January 27, 1945 is acknowledged as the official beginning of the end of the Nazi Holocaust. International Holocaust Remembrance Day annually correlates with the liberation of the Auschwitz-Birkenau concentration-death camps.
More than seven decades after the horrific era known as the Holocaust, the debate is ongoing. How could such an atrocity occur in civilized modern society?
Fingers justly point at Hitler’s Nazi regime. The vast majority in the faith community, however, chose to ignore the most basic of biblical principles. When you see evil, do something about it (Job 29:17).
Here’s What Happened When People Ignored The Evil
In March 1939, everything changed for Jewish people. Hitler was responsible for lighting the fuse that ignited World War II. I heard Holocaust survivor share his experience firsthand.
Nazi soldiers were everywhere and Nazi propaganda constantly blared from loudspeakers. Military convoys and troops streamed through his village as Hitler carried out his expansionist ambitions.
The development of these activities alone was troubling. Even more disturbing, the elderly man spoke of the rapid and fundamental change in attitude toward the Jewish population of Czechoslovakia.
Until the Nazi occupation, his family had many Christian friends. His childhood buddies and schoolmates were Christians. His father had Christian colleagues, clients and employees. His family socially mingled with Christian neighbors.
Overnight, the community including long-time Christian friends abandoned them. Approximately 263,000 Czechoslovakian Jews died in the infamous Nazi concentration-extermination camps of Theresienstadt, Bergen-Belsen and Auschwitz-Birkenau.
When you read historical accounts, the speed that latent anti-Semitism surfaced and pervaded Europe can easily be missed. In his soft-spoken manner, what the Holocaust survivor conveyed was like a lightning bolt that shocked me to the core.
The environment in Europe prior to World War II teaches that attitudes toward the Jewish people can change overnight. When Jewish families were herded into ghettos and deported to death camps, few Christians came to their aid.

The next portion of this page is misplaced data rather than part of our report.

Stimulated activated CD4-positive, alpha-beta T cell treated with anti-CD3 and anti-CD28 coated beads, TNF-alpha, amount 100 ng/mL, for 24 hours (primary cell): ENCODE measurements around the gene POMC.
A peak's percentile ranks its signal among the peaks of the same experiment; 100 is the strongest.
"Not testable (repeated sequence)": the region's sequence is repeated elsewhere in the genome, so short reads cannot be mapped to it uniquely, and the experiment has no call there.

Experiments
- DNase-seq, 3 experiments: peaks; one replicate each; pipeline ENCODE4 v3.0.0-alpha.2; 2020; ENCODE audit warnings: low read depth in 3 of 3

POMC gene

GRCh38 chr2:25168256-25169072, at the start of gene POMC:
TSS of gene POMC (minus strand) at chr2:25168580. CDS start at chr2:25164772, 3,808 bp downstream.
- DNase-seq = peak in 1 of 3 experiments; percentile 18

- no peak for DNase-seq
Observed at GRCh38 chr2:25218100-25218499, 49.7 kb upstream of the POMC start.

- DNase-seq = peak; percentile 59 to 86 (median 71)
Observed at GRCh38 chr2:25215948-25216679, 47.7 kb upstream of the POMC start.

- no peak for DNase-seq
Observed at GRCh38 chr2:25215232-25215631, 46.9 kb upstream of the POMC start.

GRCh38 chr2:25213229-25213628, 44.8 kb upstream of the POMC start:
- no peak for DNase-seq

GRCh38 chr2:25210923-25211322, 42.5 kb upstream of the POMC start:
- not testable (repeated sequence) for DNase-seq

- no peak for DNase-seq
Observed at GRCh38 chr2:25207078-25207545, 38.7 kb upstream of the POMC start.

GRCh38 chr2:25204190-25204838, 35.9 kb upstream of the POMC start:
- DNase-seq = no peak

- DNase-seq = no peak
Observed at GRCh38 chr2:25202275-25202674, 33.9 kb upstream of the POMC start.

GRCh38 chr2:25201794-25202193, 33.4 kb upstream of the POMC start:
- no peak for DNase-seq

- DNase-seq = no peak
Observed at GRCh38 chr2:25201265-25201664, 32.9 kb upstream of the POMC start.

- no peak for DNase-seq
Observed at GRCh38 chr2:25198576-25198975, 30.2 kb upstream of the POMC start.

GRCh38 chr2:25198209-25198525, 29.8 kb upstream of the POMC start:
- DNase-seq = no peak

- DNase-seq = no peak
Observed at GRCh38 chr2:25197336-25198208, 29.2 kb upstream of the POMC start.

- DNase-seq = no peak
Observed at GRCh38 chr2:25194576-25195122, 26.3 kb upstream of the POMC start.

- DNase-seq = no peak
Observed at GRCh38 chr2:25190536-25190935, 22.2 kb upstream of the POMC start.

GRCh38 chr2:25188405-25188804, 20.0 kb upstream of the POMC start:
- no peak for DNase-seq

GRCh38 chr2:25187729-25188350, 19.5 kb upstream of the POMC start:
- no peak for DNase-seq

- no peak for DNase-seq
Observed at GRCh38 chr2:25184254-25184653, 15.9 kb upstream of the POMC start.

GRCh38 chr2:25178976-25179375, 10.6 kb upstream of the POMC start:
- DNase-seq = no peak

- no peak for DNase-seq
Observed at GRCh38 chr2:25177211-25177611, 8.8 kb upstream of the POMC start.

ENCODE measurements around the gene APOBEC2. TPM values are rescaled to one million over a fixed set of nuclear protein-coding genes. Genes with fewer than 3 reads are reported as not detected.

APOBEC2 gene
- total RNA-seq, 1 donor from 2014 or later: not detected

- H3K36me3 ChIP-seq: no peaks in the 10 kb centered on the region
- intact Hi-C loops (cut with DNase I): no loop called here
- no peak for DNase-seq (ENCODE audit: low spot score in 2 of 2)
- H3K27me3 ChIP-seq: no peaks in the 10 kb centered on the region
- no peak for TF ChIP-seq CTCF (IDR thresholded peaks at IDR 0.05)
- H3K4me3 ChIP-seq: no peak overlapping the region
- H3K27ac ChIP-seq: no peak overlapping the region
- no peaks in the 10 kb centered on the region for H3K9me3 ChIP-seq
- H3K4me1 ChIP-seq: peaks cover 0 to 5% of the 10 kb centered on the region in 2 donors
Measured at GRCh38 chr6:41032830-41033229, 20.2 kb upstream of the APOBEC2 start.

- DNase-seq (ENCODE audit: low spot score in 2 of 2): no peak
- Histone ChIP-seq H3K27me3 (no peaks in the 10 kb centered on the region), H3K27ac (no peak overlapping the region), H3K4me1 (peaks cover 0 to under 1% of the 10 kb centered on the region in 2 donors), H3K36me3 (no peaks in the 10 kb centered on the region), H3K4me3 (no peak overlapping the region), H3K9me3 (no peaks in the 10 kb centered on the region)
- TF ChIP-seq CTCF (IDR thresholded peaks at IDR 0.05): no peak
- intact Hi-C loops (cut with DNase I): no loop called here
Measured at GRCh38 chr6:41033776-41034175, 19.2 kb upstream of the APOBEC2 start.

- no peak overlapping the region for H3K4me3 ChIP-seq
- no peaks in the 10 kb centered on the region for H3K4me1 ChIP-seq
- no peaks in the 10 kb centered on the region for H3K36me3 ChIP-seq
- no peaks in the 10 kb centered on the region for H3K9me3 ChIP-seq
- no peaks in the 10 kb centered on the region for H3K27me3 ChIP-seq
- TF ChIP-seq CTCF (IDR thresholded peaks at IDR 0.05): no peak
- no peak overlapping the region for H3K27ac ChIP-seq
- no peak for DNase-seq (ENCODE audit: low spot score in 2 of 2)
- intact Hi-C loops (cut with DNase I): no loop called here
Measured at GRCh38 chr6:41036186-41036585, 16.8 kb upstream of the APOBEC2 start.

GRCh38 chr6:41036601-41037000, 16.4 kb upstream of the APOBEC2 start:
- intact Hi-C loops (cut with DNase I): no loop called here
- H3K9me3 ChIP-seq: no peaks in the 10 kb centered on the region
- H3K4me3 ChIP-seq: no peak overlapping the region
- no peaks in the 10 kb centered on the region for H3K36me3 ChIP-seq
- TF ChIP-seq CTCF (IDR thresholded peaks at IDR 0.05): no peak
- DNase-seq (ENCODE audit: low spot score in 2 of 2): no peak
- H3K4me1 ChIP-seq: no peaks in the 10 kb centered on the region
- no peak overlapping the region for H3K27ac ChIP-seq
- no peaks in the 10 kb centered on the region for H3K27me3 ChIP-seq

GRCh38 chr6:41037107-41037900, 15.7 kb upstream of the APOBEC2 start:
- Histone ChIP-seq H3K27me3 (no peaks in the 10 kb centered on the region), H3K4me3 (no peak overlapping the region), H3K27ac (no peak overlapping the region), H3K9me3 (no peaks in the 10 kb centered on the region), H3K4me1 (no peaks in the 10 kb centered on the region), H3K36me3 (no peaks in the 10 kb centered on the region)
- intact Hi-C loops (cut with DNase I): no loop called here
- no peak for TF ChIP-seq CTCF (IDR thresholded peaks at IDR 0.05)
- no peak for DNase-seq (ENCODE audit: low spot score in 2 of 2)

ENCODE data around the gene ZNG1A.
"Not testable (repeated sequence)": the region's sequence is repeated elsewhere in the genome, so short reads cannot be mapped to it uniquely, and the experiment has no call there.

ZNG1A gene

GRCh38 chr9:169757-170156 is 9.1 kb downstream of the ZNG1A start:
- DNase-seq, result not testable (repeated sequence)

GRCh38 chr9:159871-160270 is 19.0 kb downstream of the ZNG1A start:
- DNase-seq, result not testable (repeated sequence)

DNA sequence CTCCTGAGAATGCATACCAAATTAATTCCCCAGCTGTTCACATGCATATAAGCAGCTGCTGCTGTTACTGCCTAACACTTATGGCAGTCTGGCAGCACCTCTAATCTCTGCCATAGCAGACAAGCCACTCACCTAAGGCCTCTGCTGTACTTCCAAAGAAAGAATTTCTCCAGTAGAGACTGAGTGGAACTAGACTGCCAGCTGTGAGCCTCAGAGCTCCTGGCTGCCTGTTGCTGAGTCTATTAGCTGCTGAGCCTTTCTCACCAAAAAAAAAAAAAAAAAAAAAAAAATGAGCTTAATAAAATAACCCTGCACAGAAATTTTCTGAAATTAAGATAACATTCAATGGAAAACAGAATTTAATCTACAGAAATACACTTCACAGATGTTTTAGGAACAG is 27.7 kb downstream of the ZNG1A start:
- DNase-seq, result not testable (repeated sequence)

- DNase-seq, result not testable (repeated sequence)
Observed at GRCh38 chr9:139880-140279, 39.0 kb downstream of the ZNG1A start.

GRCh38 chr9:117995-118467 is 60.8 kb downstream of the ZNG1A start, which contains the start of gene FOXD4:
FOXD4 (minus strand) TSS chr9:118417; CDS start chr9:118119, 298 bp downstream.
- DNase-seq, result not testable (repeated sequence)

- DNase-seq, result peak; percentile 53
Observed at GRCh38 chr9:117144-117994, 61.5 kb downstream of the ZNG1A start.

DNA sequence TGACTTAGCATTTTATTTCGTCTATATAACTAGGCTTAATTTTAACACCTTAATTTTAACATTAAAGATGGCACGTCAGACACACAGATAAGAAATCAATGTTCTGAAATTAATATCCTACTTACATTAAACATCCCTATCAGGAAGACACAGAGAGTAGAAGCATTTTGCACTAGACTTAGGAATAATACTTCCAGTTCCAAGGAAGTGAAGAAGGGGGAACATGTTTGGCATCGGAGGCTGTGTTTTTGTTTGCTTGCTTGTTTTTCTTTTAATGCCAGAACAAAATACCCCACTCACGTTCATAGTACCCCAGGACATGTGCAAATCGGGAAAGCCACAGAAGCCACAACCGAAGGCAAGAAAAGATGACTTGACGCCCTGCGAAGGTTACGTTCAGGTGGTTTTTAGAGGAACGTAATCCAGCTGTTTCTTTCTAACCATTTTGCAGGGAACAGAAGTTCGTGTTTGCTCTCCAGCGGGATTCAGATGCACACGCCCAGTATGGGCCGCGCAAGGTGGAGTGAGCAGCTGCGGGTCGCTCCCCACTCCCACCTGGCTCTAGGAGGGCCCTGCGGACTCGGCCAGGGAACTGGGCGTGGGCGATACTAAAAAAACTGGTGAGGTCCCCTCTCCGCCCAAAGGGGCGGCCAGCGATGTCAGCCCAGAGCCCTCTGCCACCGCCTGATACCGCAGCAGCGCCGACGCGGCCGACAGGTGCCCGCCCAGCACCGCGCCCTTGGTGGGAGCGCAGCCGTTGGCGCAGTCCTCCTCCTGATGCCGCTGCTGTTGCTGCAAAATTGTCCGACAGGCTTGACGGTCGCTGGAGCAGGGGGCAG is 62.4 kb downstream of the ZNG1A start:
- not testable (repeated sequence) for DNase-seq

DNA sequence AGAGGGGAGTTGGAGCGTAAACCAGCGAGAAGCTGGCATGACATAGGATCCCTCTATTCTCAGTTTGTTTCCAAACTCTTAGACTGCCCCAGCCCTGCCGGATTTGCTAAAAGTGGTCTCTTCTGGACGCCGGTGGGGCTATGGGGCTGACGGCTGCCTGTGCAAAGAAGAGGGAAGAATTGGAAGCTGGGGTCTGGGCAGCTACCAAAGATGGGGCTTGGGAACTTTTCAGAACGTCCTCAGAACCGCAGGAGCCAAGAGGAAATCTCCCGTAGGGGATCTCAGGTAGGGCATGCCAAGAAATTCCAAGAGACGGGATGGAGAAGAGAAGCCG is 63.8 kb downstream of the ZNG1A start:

The tragic reality is that when Hitler targeted the Jewish people, the faith community covered their eyes while plugging their noses to the stench of the cremation ovens. That the Nazis were obsessed with record keeping and marked victims with tattoos is proof, however, that the Holocaust is historical fact revisionists cannot erase.
Remembering The Evil Is A Choice
Our view of the Holocaust must be clear. And, the faith community must be willing to see what is happening in culture today so that we can act on conviction. The Old Testament provides a stellar example in the testimony of Job who had no problem identifying the evil around him.
“I searched out the case that I did not know. I broke the fangs of the wicked, and plucked the victim from his teeth” (29:16b-17).
Job’s response is a template for confronting evil in society. He paints a graphic word picture that is timeless. We must to do all in our power to aid God’s Chosen People who are not just the victims of anti-Semitic lies, but a campaign of misinformation that dares to deny the historical facts of the Holocaust.
Every January 27, we remember the atrocities of the Holocaust to affirm our resolve to stand in solidarity with the Jewish people. We remember because we can never forget. For biblically authentic Christians, a solid grasp of God’s Word leaves no other choice (Gen. 12:3).
1) “We Remember” montage (Memorial Ceremony at the Raoul Wallenberg Square in Stockholm with Holocaust survivors. 27 January 2013, International Holocaust Remembrance Day.) (Photo credits: By Frankie Fouganthin/Wikimedia/CC BY-SA 3.0/Enhancement, MKM Portfolios)
2) We Remember Because We Can Never Forget. (Image used for illustrative purposes) (Photo credit: Pixabay/[Public domain]/Enhancement, MKM Portfolios)
Copyright © 2018 Charles E. McCracken, comments only. Repost/Reprint with permission. Scripture taken from the New King James Version®. Copyright © 1982 by Thomas Nelson. Used by permission. All rights reserved.